If you noticed in the basic example, you can also access the attached model to the API key by calling $request->user(). We are attaching the related model in this method because in most use cases, this is actually the user.

Unauthorized Requests

Unauthorized requests will get a 401 status response with the following JSON:

  "error": {
    "code": "401",
    "http_code": "GEN-UNAUTHORIZED",
    "message": "Unauthorized."


The ApiGuardController takes advantage of Fractal and api-response libraries.

This enables us to easily create APIs with models and use transformers to give a standardized JSON response.

Here is an example:

Let's say you have the following model:

use Illuminate\Database\Eloquent\Model;

class Book extends Model
    protected $fillable = [

You can make a basic controller which will return all books like this:

use Chrisbjr\ApiGuard\Http\Controllers\ApiGuardController;
use App\Transformers\BookTransformer;
use App\Book;

class BooksController extends ApiGuardController
    public function all()
        $books = Book::all();

        return $this->response->withCollection($books, new BookTransformer);

Now, you'll need to make the transformer for your Book object. Transformers help with defining and manipulating the variables you want to return to your JSON response.

use League\Fractal\TransformerAbstract;
use App\Book;

class BookTransformer extends TransformerAbstract
    public function transform(Book $book)
        return [
            'id'         => $book->id,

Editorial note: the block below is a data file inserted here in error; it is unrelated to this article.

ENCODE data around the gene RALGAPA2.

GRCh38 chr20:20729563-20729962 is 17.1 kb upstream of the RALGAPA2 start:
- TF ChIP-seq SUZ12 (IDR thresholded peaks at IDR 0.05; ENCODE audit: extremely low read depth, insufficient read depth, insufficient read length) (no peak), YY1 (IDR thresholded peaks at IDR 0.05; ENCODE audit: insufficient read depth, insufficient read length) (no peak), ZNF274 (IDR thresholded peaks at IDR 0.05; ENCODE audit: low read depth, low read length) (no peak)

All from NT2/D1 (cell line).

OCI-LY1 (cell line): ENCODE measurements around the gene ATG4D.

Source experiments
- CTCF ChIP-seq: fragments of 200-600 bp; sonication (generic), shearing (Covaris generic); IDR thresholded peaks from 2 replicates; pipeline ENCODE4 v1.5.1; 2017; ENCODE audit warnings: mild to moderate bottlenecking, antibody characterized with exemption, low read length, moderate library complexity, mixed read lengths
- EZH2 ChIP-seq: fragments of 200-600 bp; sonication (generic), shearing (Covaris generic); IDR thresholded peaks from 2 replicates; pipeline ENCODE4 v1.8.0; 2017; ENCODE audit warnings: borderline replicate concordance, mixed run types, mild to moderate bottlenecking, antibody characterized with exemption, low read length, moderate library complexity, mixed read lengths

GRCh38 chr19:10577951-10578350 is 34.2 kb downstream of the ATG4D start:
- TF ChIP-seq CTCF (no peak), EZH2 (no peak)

'name'       => $book->name,
            'created_at' => $book->created_at,
            'updated_at' => $book->updated_at,

Once you have this accessible in your routes, you will get the following response from the controller:

  "data": {
    "id": 1,
    "title": "The Great Adventures of Chris",
    "created_at": {
      "date": "2017-05-25 18:54:18",
      "timezone_type": 3,
      "timezone": "UTC"
    "updated_at": {
      "date": "2017-05-25 18:54:18",
      "timezone_type": 3,
      "timezone": "UTC"

More examples can be found on the Github page:

To learn more about transformers, visit the PHP League's documentation on Fractal: Fractal

API Validation Responses

ApiGuard comes with a request class that can handle validation of requests for you and throw a standard response.

You can create a Request class as you usually do but in order to get a standard JSON response you'll have to extend the ApiGuardFormRequest class.

use Chrisbjr\ApiGuard\Http\Requests\ApiGuardFormRequest;

class BookStoreRequest extends ApiGuardFormRequest
    public function authorize()
        return true;

    public function rules()
        return [
            'name' => 'required',

Now you can use this in your controller as you normally do with Laravel:

use Chrisbjr\ApiGuard\Http\Controllers\ApiGuardController;
use App\Transformers\BookTransformer;
use App\Book;

class BooksController extends ApiGuardController
    public function store(BookStoreRequest $request)
        // Request should already be validated

        $book = Book::create($request->all())

        return $this->response->withItem($book, new BookTransformer);

If the request failed to pass the validation rules, it will return with a response like the following:

  "error": {
    "code": "GEN-UNPROCESSABLE",
    "http_code": 422,
    "message": {
      "name": [
        "The name field is required."